TY - JOUR

T1 - When is it Feasible to Model Low Discrete Demand by a Normal Distribution?

AU - Axsäter, Sven

PY - 2011

Y1 - 2011

N2 - Inventory control systems used in practice are quite often modeling the lead-time demand by a normal distribution. This may result in considerable errors when the real demand is low and discrete. For such demand, it is usually better to use a discrete demand distribution. However, this will increase the computational effort. A natural question is under what circumstances a normal approximation is feasible. This paper analyzes this question in a numerical study. Our study indicates that a normal approximation works reasonably well when the average lead-time demand is something like 10 or higher and the coefficient of variation is bounded by something like 2. The normal approximation works better for a high backorder cost or, equivalently, a high service level.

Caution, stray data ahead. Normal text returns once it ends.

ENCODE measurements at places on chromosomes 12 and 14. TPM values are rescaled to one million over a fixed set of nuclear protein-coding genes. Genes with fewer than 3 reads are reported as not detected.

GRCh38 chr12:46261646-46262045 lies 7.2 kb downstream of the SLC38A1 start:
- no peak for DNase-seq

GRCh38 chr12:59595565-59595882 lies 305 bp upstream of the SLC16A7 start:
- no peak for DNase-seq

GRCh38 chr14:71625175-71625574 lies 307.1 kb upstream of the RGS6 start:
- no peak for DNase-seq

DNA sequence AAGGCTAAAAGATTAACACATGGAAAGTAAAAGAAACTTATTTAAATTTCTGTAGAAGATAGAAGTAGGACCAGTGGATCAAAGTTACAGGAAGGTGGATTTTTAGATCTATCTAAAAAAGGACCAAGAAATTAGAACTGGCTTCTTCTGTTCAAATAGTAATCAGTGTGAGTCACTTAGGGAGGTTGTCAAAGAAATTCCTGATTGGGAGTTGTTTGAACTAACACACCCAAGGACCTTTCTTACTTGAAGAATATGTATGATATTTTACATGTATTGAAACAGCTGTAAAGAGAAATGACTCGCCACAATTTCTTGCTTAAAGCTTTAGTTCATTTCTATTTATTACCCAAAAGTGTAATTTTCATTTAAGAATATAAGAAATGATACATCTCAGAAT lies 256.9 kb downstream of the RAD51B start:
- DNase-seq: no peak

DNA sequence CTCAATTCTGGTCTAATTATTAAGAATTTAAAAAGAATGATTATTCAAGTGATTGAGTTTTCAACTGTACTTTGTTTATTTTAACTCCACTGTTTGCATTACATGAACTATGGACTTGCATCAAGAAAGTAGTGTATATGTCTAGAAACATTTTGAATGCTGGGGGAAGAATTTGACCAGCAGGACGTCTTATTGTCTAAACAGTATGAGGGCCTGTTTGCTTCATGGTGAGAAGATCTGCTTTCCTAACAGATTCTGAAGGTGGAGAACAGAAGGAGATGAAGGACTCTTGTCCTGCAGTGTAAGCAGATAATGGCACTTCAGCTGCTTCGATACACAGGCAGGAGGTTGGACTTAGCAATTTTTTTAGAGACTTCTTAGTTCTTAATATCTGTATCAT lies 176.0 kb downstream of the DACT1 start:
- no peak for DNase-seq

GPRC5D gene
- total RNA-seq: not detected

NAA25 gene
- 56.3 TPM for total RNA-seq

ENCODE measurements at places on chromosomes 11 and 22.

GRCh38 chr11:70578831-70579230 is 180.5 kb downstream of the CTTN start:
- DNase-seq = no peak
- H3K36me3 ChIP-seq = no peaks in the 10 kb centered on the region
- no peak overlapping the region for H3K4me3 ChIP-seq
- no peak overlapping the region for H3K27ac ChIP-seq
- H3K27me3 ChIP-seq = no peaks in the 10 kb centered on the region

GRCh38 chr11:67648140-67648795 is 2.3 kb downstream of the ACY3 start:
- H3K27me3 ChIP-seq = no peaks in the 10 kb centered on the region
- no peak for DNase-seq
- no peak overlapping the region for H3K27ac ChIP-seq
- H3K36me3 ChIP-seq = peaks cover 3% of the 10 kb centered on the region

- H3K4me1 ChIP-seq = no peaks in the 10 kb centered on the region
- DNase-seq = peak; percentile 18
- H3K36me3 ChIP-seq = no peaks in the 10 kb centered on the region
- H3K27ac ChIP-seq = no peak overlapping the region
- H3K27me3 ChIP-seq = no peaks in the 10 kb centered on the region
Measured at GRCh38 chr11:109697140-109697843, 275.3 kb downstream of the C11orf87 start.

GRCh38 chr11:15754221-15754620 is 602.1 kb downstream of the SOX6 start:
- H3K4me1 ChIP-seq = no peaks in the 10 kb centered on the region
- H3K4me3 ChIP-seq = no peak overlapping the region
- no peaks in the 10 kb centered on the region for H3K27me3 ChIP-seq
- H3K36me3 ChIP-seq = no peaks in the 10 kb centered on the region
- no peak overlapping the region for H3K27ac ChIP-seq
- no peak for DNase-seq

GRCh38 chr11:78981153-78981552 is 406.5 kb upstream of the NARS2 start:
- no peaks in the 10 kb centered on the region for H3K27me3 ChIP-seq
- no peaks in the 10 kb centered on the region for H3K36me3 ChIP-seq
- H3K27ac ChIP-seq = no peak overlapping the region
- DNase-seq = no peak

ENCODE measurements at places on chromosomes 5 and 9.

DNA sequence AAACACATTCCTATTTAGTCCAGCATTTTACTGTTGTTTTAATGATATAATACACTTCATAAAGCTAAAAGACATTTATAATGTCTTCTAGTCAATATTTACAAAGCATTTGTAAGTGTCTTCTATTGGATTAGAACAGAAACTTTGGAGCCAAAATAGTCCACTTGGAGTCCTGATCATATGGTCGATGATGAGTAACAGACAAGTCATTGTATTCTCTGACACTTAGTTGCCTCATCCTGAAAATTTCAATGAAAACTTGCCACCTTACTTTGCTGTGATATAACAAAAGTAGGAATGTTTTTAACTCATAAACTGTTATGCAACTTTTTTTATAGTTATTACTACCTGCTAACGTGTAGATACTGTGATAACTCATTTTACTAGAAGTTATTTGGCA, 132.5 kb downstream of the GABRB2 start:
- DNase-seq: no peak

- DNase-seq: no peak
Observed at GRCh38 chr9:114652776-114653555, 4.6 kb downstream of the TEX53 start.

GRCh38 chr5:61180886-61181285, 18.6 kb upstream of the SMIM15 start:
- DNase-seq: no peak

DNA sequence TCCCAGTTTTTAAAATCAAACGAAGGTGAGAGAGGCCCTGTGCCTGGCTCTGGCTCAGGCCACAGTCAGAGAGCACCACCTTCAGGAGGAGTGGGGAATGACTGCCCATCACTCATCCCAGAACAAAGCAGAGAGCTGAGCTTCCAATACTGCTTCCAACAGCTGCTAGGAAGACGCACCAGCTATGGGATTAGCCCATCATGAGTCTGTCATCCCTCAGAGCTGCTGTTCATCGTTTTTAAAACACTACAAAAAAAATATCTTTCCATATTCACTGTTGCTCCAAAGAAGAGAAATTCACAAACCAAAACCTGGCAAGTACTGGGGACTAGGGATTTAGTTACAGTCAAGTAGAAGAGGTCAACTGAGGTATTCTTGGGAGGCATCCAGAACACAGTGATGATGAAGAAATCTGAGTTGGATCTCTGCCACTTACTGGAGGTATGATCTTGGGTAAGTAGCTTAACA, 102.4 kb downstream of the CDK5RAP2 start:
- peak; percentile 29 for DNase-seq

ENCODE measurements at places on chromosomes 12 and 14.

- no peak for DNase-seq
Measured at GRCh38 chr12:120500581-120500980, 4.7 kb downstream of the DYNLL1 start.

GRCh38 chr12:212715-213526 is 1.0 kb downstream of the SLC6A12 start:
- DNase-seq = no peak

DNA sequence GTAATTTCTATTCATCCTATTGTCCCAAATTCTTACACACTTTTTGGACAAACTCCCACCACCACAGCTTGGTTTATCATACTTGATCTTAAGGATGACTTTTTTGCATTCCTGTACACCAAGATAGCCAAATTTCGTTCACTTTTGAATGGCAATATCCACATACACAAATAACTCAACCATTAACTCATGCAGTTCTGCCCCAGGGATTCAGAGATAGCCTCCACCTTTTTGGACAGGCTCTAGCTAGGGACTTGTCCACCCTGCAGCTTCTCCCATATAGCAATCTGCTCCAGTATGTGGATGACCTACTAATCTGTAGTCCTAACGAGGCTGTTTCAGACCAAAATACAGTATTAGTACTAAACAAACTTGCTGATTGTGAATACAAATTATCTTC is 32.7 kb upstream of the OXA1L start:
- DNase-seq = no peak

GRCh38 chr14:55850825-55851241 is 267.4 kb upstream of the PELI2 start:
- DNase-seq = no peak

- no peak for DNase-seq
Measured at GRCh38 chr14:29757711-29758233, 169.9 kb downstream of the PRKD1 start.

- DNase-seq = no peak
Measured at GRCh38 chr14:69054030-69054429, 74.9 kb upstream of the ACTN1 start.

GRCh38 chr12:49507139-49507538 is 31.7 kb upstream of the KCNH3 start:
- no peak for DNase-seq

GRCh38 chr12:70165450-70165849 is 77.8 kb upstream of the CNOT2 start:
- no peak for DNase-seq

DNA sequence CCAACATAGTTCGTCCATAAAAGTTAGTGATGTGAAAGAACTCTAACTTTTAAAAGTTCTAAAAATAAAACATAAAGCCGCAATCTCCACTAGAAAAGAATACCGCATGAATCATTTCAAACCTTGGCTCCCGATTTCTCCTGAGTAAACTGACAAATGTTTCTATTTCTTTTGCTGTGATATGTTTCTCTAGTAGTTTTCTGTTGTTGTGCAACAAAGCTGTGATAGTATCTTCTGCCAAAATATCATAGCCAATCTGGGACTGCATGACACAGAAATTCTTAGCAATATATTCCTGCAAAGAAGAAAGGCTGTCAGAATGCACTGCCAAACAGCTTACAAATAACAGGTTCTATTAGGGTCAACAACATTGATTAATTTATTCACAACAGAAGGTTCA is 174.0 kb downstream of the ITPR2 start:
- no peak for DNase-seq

AB - Inventory control systems used in practice are quite often modeling the lead-time demand by a normal distribution. This may result in considerable errors when the real demand is low and discrete. For such demand, it is usually better to use a discrete demand distribution. However, this will increase the computational effort. A natural question is under what circumstances a normal approximation is feasible. This paper analyzes this question in a numerical study. Our study indicates that a normal approximation works reasonably well when the average lead-time demand is something like 10 or higher and the coefficient of variation is bounded by something like 2. The normal approximation works better for a high backorder cost or, equivalently, a high service level.

KW - Inventory management

KW - Stochastic

KW - Low demand

KW - Normal approximation

U2 - 10.1007/s00291-011-0278-8

DO - 10.1007/s00291-011-0278-8

M3 - Article

JO - Operations-Research-Spektrum

JF - Operations-Research-Spektrum

SN - 1436-6304

ER -